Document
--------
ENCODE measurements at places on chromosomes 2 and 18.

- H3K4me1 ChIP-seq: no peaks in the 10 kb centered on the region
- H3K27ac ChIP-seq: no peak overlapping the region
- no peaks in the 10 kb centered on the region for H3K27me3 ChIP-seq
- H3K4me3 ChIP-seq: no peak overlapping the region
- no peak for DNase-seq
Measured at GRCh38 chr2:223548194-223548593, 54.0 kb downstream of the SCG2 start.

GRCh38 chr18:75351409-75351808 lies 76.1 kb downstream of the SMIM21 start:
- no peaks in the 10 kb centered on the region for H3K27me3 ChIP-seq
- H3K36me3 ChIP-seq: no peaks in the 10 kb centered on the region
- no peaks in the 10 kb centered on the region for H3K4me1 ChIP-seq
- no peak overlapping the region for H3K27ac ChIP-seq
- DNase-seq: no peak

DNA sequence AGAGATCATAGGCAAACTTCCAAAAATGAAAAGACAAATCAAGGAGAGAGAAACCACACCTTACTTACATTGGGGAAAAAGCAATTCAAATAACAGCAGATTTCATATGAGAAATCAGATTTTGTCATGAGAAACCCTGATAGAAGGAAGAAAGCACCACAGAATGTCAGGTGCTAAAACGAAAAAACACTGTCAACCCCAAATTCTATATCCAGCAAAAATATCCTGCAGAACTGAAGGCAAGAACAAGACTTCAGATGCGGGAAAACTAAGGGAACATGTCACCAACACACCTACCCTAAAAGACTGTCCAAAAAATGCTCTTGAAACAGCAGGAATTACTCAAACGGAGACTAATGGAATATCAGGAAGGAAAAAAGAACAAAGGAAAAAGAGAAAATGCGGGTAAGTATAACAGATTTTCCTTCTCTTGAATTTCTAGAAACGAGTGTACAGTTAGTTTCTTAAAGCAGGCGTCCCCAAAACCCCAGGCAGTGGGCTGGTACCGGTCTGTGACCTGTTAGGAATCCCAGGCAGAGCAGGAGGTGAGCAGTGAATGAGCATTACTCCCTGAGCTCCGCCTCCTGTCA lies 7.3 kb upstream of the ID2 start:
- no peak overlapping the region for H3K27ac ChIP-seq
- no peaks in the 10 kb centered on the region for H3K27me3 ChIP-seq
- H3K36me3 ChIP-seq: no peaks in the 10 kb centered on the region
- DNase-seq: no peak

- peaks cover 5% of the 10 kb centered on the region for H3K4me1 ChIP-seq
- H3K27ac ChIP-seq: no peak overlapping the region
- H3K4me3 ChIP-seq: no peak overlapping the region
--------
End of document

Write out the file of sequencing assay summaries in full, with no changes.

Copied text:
ENCODE measurements at places on chromosomes 2 and 18.

- H3K4me1 ChIP-seq: no peaks in the 10 kb centered on the region
- H3K27ac ChIP-seq: no peak overlapping the region
- no peaks in the 10 kb centered on the region for H3K27me3 ChIP-seq
- H3K4me3 ChIP-seq: no peak overlapping the region
- no peak for DNase-seq
Measured at GRCh38 chr2:223548194-223548593, 54.0 kb downstream of the SCG2 start.

GRCh38 chr18:75351409-75351808 lies 76.1 kb downstream of the SMIM21 start:
- no peaks in the 10 kb centered on the region for H3K27me3 ChIP-seq
- H3K36me3 ChIP-seq: no peaks in the 10 kb centered on the region
- no peaks in the 10 kb centered on the region for H3K4me1 ChIP-seq
- no peak overlapping the region for H3K27ac ChIP-seq
- DNase-seq: no peak

DNA sequence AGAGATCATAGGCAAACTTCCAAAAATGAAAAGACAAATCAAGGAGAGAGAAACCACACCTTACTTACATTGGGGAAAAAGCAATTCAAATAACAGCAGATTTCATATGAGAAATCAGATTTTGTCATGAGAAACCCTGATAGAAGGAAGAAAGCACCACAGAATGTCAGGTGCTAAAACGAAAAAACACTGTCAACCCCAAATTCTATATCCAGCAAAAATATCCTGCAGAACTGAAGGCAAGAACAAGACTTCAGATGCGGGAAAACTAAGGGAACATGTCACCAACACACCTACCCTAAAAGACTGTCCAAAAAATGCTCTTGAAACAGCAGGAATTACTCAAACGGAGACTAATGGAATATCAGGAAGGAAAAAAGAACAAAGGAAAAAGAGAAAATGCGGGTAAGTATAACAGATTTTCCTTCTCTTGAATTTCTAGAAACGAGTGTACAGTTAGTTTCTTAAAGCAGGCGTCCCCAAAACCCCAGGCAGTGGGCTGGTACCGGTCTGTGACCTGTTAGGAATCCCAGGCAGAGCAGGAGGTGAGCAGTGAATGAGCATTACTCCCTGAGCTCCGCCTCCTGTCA lies 7.3 kb upstream of the ID2 start:
- no peak overlapping the region for H3K27ac ChIP-seq
- no peaks in the 10 kb centered on the region for H3K27me3 ChIP-seq
- H3K36me3 ChIP-seq: no peaks in the 10 kb centered on the region
- DNase-seq: no peak

- peaks cover 5% of the 10 kb centered on the region for H3K4me1 ChIP-seq
- H3K27ac ChIP-seq: no peak overlapping the region
- H3K4me3 ChIP-seq: no peak overlapping the region